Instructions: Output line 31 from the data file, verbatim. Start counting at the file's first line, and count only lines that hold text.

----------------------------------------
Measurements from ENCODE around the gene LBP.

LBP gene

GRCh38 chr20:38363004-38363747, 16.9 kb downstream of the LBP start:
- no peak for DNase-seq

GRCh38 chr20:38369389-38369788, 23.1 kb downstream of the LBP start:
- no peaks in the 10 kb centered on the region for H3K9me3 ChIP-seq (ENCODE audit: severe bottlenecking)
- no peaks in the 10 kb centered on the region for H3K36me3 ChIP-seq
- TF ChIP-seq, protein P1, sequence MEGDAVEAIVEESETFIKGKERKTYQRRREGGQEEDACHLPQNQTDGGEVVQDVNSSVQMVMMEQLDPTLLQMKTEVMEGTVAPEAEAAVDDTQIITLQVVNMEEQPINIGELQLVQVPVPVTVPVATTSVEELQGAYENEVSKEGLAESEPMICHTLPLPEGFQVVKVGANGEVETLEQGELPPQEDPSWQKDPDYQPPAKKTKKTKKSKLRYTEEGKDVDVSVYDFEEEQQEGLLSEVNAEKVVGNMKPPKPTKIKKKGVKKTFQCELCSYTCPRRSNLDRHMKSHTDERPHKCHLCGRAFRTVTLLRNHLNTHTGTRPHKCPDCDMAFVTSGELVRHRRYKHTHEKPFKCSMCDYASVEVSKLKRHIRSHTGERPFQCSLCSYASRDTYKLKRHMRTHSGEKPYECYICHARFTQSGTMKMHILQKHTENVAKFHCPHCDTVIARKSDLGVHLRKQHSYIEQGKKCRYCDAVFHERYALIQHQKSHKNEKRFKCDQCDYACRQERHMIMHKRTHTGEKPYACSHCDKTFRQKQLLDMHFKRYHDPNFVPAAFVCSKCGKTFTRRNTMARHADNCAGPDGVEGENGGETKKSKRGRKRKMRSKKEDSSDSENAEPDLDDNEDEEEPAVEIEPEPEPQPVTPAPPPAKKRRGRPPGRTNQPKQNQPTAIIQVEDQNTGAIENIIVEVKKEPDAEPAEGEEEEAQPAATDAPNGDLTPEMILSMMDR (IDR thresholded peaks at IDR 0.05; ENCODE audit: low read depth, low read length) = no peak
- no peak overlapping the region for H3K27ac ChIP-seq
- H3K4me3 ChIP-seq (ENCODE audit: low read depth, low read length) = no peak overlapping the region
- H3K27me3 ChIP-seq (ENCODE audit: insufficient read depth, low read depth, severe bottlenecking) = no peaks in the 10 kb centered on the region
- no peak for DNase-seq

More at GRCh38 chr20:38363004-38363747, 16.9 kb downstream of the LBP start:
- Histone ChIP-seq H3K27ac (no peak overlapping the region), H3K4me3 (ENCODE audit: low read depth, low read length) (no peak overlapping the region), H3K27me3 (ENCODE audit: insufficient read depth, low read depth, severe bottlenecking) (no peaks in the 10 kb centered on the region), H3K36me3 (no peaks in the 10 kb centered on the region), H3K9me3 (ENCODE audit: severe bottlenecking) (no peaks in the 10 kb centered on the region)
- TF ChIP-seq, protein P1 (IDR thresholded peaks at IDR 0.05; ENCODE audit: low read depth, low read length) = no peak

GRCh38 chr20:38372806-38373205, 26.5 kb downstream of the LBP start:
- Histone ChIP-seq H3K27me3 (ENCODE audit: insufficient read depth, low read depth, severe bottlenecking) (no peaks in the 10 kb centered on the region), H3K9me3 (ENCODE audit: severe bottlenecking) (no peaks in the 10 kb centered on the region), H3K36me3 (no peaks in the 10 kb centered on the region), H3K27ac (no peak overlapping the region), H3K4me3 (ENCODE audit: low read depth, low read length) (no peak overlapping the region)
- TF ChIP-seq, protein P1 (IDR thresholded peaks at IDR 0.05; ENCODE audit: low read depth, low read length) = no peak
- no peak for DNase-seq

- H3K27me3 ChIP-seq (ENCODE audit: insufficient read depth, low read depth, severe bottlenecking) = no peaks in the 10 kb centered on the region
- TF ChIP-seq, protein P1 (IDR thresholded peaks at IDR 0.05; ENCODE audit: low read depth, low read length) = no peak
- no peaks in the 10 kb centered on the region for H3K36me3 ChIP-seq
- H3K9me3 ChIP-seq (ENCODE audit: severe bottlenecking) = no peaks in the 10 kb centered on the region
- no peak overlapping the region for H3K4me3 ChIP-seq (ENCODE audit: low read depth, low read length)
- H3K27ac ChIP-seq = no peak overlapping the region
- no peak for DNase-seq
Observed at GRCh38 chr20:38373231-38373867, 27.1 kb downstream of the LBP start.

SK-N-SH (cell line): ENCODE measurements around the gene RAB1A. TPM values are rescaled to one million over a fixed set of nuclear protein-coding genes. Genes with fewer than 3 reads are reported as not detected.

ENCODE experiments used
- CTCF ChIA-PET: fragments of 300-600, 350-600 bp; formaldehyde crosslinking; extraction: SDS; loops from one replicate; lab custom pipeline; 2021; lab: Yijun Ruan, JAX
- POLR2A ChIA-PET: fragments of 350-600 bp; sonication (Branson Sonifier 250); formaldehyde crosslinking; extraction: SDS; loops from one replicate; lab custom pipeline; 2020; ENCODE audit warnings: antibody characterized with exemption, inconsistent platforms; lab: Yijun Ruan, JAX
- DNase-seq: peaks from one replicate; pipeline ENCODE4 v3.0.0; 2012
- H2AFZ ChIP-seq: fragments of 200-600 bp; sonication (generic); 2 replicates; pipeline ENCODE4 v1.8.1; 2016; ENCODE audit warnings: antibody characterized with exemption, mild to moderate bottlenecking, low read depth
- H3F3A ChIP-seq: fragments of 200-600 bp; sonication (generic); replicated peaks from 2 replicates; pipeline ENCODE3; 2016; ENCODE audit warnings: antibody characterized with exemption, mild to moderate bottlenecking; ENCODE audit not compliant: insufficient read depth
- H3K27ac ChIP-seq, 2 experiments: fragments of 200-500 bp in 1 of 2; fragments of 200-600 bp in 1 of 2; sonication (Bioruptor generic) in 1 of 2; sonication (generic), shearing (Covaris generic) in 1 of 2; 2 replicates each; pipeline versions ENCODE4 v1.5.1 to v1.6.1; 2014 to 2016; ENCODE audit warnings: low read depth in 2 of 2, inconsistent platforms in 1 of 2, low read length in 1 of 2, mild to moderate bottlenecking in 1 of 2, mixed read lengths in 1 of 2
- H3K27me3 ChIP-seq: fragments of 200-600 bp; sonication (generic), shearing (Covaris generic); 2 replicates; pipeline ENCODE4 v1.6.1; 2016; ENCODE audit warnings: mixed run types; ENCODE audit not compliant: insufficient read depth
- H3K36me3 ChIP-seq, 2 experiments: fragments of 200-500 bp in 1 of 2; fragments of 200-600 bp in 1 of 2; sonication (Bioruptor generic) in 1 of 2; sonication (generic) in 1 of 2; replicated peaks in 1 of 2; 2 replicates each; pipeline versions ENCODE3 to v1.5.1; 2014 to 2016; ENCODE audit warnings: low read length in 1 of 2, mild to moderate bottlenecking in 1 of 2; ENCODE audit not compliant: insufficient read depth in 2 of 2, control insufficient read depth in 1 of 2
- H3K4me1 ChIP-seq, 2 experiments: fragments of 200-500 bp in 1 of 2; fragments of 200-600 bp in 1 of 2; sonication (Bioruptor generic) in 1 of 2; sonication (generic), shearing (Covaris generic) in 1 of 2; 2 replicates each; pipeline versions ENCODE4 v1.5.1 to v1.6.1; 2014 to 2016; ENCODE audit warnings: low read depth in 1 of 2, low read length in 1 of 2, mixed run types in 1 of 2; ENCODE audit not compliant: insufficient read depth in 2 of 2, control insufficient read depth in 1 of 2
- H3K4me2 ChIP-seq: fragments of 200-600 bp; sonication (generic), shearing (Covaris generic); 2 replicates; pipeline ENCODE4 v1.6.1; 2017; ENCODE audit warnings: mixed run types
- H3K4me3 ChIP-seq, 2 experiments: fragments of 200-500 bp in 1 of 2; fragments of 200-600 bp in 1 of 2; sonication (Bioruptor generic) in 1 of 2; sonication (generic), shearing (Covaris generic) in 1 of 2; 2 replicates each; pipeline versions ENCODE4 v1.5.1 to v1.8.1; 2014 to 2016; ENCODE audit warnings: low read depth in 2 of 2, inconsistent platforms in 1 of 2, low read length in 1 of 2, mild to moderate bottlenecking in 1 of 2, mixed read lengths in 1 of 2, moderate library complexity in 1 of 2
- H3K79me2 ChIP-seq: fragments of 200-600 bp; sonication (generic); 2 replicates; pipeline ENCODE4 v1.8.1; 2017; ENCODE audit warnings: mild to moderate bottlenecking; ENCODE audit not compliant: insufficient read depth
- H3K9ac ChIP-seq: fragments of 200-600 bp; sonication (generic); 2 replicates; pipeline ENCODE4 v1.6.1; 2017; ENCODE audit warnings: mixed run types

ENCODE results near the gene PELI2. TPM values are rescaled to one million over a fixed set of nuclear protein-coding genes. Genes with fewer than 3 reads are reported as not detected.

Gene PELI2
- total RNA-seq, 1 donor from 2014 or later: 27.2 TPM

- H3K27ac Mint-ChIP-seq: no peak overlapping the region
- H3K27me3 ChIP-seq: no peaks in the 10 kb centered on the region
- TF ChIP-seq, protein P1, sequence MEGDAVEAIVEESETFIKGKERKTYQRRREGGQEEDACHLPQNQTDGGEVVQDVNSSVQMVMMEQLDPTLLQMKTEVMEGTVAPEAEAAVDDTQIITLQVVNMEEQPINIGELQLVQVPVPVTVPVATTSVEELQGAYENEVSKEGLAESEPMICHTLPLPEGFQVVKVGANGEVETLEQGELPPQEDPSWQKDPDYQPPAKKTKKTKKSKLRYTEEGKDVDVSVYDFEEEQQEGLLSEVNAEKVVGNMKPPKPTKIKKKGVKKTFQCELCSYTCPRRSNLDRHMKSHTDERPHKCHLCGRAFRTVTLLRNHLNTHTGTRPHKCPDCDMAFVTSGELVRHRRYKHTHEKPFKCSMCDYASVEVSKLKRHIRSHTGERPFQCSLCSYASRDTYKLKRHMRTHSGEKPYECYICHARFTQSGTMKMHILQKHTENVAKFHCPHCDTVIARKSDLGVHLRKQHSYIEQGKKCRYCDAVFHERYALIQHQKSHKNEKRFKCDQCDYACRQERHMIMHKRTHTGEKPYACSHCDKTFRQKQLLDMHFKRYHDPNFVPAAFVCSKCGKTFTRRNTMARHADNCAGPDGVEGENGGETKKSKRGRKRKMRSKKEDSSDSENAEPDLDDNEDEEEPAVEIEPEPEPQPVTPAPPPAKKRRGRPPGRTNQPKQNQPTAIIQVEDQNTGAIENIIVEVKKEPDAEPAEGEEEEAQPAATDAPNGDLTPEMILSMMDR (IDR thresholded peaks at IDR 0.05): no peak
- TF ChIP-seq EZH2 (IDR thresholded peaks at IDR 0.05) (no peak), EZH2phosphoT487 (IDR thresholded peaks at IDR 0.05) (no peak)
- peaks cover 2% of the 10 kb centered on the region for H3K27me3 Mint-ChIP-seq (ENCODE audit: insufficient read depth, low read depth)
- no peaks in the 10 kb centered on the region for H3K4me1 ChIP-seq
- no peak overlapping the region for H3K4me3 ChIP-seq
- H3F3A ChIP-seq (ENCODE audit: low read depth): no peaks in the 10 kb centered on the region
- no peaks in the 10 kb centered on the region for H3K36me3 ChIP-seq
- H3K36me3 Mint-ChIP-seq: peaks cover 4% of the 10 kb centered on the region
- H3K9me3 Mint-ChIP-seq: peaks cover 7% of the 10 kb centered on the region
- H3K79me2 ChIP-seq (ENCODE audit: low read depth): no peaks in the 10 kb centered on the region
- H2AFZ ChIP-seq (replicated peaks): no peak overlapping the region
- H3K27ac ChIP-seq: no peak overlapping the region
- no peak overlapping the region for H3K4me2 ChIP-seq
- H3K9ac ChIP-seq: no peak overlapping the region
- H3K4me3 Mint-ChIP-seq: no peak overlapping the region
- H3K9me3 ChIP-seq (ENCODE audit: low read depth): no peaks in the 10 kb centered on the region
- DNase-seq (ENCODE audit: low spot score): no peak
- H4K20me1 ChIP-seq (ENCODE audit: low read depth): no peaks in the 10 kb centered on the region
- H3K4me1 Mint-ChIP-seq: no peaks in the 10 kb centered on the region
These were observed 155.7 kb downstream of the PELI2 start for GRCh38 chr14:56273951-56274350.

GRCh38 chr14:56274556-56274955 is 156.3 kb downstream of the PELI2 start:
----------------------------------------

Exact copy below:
- POLR2A ChIA-PET: fragments of 350-600 bp; sonication (Branson Sonifier 250); formaldehyde crosslinking; extraction: SDS; loops from one replicate; lab custom pipeline; 2020; ENCODE audit warnings: antibody characterized with exemption, inconsistent platforms; lab: Yijun Ruan, JAX